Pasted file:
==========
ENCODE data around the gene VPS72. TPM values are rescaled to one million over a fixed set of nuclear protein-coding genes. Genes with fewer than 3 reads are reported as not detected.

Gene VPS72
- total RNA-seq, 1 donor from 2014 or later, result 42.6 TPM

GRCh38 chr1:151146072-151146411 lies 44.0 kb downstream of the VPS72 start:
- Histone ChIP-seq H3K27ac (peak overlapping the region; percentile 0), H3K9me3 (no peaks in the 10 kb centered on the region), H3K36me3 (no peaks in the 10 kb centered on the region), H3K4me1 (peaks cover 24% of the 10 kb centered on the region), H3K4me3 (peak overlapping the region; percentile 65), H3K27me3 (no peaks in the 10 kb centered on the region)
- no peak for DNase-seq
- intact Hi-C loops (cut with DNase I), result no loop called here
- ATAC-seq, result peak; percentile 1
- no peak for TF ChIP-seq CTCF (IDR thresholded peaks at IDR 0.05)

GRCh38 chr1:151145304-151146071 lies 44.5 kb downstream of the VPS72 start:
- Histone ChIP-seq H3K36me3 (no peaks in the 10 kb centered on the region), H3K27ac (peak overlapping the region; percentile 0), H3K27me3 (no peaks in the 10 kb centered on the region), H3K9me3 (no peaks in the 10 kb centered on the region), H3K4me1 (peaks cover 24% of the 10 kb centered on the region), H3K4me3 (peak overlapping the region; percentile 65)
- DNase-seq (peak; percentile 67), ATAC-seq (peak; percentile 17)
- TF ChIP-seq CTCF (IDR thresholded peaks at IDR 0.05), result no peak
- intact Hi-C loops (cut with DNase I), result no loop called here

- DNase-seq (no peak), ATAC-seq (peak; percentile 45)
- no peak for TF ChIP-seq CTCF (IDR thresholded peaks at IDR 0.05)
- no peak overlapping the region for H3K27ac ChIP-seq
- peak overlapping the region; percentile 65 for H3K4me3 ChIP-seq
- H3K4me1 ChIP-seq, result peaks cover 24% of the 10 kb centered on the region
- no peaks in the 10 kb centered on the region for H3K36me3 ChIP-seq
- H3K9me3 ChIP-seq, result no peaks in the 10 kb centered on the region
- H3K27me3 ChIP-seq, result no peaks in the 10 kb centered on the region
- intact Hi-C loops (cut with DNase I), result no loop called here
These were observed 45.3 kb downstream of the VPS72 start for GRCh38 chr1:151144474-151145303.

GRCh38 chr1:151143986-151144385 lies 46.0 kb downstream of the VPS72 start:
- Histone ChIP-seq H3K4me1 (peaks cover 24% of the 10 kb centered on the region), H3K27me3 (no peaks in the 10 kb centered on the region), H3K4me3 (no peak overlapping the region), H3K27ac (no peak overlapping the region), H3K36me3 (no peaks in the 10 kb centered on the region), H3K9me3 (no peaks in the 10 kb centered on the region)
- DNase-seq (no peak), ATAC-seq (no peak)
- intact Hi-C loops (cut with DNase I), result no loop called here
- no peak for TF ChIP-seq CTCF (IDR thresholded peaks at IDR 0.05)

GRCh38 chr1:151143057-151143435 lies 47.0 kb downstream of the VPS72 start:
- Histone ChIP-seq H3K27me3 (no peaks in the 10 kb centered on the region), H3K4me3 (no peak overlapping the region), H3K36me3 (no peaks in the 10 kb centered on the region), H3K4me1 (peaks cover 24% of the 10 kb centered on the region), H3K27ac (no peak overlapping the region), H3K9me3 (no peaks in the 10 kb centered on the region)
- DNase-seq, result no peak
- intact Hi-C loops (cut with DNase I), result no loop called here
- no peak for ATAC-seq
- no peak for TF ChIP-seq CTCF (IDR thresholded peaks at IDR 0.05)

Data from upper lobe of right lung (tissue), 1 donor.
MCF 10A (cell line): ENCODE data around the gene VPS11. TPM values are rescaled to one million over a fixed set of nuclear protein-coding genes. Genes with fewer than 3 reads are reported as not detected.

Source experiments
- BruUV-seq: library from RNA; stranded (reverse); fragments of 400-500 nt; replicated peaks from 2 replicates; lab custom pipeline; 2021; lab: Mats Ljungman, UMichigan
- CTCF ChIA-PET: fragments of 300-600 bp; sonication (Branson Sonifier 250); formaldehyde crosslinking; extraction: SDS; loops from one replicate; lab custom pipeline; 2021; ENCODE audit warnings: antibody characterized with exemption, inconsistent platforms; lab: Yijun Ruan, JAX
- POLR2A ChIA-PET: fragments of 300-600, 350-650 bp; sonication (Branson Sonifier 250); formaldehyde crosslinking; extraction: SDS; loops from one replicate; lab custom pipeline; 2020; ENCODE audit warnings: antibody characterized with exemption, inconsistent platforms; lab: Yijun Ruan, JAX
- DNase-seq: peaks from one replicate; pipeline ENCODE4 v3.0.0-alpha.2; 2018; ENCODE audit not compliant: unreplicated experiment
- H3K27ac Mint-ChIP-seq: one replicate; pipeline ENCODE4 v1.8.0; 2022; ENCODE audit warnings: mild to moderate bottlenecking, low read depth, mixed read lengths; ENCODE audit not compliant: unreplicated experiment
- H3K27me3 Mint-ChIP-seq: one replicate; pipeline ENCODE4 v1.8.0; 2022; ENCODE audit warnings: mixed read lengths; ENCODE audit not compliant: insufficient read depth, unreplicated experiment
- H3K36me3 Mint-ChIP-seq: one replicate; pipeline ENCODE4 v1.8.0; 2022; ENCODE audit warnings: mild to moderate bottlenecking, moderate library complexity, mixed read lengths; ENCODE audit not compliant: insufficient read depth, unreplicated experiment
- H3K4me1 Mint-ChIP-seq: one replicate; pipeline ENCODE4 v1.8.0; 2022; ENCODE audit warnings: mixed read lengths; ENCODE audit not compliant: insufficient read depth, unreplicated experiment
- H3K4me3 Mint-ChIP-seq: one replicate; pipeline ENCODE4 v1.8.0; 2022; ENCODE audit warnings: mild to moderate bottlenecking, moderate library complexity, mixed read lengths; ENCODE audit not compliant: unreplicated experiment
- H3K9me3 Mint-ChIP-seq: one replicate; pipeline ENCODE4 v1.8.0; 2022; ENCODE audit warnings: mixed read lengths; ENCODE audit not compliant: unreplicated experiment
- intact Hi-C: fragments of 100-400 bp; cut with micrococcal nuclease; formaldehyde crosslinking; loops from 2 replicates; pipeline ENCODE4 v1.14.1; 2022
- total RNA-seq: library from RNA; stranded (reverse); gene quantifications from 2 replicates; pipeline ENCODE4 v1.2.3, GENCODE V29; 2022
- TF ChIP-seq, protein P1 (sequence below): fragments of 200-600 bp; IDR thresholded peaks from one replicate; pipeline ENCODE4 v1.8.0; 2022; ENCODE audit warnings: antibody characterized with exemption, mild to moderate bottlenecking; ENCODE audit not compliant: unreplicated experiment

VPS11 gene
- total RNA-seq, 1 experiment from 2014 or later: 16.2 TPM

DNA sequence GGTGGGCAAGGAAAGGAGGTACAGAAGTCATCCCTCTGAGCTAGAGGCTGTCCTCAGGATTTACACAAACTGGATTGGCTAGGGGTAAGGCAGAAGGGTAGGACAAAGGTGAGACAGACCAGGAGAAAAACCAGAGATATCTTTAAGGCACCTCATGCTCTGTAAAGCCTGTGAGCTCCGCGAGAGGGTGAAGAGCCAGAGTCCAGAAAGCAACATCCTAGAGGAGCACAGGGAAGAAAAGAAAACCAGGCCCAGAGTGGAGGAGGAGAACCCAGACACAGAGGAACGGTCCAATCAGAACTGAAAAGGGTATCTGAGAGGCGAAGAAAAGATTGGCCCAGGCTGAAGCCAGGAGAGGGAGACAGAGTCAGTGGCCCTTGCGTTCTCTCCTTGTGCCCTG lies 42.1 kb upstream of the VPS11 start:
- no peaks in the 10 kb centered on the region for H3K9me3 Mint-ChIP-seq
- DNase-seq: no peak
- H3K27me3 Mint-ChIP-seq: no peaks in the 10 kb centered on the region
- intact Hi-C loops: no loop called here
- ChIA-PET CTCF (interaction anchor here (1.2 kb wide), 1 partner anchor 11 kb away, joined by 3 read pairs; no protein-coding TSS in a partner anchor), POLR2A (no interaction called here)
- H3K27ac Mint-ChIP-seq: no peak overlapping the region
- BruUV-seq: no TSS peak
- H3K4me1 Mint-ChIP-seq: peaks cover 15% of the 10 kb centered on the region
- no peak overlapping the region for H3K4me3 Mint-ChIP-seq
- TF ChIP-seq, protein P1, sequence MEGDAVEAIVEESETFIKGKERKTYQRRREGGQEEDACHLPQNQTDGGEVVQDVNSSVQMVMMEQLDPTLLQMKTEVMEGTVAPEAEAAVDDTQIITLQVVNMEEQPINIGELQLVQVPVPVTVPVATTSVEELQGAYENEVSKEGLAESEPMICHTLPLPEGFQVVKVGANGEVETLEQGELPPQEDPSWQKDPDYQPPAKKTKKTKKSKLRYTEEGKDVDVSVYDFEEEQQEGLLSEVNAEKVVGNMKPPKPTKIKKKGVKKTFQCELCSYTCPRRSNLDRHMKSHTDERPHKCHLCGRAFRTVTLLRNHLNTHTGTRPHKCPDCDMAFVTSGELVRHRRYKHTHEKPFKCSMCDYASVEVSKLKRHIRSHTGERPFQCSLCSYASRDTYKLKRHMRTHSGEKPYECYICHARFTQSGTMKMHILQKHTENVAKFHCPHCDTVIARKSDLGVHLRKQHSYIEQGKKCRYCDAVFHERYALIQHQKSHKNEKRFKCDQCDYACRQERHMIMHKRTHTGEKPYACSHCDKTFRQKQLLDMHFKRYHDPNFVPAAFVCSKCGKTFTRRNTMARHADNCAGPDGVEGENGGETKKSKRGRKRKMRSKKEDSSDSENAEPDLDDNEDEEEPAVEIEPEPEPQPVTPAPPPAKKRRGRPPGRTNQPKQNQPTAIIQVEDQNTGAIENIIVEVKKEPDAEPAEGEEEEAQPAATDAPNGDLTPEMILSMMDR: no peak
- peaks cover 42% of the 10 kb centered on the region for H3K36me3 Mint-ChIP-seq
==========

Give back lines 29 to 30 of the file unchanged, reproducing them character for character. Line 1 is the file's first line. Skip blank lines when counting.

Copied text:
- no peak for TF ChIP-seq CTCF (IDR thresholded peaks at IDR 0.05)

GRCh38 chr1:151143057-151143435 lies 47.0 kb downstream of the VPS72 start: